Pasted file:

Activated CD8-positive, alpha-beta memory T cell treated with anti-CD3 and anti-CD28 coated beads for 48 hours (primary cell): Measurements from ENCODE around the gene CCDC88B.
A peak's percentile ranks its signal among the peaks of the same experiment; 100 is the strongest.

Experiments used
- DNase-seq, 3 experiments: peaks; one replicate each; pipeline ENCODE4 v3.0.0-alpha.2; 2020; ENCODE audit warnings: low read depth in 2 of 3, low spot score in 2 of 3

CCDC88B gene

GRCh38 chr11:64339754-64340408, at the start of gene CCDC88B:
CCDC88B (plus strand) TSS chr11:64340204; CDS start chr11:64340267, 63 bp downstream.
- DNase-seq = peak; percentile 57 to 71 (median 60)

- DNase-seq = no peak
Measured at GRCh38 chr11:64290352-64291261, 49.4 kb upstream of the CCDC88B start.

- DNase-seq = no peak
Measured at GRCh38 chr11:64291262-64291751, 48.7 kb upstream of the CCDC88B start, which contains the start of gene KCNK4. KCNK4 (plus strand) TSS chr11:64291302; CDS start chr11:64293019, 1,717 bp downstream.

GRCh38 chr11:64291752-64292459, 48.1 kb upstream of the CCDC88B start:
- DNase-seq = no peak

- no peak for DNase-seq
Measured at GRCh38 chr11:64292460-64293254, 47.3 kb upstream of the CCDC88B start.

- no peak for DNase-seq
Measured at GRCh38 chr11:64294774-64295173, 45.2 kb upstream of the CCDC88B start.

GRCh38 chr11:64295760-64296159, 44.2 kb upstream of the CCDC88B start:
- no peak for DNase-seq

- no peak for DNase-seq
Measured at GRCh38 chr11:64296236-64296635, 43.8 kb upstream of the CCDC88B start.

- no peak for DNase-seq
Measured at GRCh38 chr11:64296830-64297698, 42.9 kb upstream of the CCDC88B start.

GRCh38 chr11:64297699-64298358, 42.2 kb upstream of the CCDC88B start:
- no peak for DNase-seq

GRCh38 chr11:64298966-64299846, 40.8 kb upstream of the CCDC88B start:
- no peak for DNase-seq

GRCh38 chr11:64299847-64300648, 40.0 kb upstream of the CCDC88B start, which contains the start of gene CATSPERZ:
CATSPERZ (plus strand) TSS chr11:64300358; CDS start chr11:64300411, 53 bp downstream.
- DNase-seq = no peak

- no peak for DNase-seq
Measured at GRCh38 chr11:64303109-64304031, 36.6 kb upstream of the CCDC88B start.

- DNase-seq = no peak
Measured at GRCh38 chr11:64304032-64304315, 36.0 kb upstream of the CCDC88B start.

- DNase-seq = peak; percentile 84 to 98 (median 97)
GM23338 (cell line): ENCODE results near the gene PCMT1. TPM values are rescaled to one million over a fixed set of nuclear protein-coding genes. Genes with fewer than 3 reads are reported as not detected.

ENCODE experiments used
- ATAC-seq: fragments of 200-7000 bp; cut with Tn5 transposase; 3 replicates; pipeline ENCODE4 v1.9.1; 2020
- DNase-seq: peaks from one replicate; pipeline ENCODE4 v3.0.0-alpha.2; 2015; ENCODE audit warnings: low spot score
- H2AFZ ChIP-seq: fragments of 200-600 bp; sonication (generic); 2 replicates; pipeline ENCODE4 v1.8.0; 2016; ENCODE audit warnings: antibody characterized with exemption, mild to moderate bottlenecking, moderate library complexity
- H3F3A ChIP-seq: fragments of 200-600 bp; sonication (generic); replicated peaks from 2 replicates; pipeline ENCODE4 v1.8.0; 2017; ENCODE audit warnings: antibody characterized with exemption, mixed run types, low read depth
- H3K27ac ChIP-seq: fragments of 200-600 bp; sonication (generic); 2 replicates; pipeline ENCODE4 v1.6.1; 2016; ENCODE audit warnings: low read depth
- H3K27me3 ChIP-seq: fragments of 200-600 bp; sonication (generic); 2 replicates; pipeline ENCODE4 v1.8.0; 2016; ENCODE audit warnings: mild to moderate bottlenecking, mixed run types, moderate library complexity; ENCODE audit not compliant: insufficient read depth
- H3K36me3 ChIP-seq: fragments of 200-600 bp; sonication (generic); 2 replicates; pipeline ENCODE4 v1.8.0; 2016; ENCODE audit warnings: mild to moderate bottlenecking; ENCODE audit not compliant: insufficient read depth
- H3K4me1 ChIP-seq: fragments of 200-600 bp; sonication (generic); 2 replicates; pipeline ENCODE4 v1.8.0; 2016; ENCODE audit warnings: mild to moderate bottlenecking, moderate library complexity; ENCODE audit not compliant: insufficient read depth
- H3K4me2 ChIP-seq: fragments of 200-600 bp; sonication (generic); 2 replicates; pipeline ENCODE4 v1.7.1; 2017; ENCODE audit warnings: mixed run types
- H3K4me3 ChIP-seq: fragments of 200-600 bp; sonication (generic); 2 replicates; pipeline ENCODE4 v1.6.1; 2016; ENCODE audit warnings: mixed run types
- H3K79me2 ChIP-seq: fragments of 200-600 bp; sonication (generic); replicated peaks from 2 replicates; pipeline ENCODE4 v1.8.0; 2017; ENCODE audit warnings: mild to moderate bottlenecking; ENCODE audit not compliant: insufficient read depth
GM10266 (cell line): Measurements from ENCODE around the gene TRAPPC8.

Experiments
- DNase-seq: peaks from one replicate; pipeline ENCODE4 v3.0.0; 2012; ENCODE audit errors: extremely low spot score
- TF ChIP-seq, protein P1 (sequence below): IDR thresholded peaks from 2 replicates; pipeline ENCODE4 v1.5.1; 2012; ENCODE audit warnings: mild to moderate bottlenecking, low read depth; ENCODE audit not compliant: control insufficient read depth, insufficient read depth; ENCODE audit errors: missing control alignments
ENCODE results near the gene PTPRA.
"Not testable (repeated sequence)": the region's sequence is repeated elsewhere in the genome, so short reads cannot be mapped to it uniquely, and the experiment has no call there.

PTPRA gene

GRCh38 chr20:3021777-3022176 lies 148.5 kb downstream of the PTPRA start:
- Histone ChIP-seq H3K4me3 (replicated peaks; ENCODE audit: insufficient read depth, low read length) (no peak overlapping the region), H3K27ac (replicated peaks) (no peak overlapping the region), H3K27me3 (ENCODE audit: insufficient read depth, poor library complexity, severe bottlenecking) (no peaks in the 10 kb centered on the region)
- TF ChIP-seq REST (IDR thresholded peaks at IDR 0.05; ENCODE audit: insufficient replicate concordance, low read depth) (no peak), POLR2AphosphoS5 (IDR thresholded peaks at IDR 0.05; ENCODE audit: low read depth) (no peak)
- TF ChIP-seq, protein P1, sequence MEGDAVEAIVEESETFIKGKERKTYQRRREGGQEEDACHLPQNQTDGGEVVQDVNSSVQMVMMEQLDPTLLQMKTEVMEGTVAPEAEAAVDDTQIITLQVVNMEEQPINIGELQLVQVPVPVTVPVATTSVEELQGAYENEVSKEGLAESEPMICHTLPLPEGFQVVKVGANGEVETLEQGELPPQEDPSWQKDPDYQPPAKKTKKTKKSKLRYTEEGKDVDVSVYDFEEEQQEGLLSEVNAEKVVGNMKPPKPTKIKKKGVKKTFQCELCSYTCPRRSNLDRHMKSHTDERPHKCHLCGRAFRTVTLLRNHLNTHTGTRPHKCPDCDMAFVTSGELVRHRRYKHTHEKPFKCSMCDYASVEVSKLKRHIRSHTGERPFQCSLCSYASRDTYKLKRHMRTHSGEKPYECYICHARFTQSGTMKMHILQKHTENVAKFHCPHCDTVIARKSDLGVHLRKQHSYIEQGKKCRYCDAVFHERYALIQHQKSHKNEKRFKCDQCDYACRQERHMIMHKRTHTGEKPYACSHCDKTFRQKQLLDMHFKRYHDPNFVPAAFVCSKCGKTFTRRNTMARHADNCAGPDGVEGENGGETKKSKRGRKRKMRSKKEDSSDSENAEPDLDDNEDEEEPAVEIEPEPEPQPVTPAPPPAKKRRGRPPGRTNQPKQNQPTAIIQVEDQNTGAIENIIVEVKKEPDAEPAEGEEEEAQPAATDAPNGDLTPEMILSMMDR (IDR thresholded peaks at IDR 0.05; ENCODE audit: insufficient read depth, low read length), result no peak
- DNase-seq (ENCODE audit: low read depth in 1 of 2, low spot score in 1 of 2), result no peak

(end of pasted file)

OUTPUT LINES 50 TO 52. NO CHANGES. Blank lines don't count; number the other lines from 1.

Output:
GM10266 (cell line): Measurements from ENCODE around the gene TRAPPC8.

Experiments
- DNase-seq: peaks from one replicate; pipeline ENCODE4 v3.0.0; 2012; ENCODE audit errors: extremely low spot score